On the most basic level, there are two ways of heading off catastrophic levels of global warming.
The world's economies can reduce the production of carbon dioxide and other greenhouse gases by rapidly adopting methods for producing clean energy, whether by harnessing the power of the wind or sun, or by developing technologies that can capture and store the emissions produced by coal, natural gas, and oil.
The second method involves pulling existing carbon dioxide out of the atmosphere. This strategy ranges from technologies that seem more akin to science fiction, such as man-made resins that absorb carbon, to efforts at expanding the planet's natural stores of carbon dioxide — namely, forests — by planting more trees.
The work of Tobias Erb, a biologist at the Max Planck Institute in Germany, falls somewhere between the fantastical and the natural.
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Erb was part of a research team that has successfully devised a new, more efficient pathway for carbon absorption in plants, effectively supercharging their carbon-eating potential. The team's findings were
published in the journal Science.
"If you think about plants, they're efficient CO2-fixing filters, but they are not fast," he
says in a video explaining their discovery. "I think there is a chance to improve existing biology with synthetic biology."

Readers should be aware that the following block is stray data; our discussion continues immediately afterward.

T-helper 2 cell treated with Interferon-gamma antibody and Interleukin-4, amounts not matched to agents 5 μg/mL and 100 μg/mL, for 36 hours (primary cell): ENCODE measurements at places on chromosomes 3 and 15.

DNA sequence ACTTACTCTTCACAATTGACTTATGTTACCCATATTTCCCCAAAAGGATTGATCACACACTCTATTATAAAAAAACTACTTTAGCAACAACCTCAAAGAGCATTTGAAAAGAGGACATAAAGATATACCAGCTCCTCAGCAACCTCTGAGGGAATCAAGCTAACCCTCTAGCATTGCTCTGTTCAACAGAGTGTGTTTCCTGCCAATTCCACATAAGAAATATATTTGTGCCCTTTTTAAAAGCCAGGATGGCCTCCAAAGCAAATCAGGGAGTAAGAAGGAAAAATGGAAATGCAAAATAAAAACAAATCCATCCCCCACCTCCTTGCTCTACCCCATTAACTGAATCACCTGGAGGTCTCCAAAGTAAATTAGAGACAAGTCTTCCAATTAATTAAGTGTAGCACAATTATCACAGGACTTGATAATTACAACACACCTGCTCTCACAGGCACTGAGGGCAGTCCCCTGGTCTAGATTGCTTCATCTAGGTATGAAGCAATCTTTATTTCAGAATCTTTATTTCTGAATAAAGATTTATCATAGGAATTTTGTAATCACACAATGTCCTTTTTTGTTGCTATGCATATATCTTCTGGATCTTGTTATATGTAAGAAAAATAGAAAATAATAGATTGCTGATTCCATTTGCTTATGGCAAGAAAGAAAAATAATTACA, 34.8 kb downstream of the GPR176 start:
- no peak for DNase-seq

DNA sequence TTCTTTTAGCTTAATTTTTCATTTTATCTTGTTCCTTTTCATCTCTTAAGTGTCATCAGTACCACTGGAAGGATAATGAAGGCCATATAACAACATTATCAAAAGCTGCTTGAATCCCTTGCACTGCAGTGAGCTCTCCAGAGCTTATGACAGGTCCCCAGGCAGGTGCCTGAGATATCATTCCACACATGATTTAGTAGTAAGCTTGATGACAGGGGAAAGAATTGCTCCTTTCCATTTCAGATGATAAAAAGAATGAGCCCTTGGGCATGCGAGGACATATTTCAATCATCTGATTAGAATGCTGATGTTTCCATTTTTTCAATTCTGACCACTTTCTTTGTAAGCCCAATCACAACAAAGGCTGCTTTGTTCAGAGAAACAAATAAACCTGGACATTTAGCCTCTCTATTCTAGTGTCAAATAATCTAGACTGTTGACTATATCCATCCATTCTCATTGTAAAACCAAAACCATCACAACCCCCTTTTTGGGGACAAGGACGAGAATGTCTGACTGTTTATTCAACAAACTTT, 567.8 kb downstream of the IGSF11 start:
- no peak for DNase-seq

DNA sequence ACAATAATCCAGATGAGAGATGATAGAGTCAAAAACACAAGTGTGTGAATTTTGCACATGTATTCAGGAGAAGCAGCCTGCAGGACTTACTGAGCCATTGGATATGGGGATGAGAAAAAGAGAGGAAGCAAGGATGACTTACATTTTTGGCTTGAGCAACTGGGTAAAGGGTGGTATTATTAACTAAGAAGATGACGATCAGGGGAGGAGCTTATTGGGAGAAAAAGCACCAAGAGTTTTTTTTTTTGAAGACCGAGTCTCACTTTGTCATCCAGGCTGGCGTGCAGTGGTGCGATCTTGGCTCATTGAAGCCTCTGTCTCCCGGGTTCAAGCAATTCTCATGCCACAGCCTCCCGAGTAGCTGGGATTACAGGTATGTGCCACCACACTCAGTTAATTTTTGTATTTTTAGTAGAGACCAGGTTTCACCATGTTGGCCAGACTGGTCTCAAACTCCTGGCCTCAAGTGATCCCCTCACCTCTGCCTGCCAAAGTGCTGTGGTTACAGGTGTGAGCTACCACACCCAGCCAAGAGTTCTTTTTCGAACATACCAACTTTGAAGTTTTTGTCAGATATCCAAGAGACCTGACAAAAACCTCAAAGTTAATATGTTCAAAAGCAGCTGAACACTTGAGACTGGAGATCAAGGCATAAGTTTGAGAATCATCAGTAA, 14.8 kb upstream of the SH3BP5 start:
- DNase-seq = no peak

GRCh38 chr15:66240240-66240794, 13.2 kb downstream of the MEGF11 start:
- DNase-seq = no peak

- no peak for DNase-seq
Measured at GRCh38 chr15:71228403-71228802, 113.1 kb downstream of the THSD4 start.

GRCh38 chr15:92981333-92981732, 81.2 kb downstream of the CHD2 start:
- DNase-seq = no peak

Existing enzymes consume only 5 to 10 molecules of CO2 per second. The novel enzymes developed by Erb and his team consumed as many as 80 molecules of CO2 per second.
The researchers identified 17 different enzymes from nine different organisms, three of which they re-engineered. In so doing, they created an all-star team of sorts, where the capacity of the group exceeded the ability of the individual enzymes.
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"It's as important to bring them together and harmonize them so they can work together as a team," Erb said. "For instance, like a soccer team, it's not enough to have good individual players. You need a team to win the championship. So, if you want to fix CO2, you want to have enzymes that work together efficiently."
They've only studied the enzymes in test tubes. Making the leap from lab to real world application will require introducing these enzymes into plants. Alternatively, the enzymes could be used to help design artificial leaves that might be used to absorb atmospheric carbon dioxide.
However the advancement shakes out, it could potentially play a major role in stemming the tide of irreversible climate change as a consequence of greenhouse emissions.
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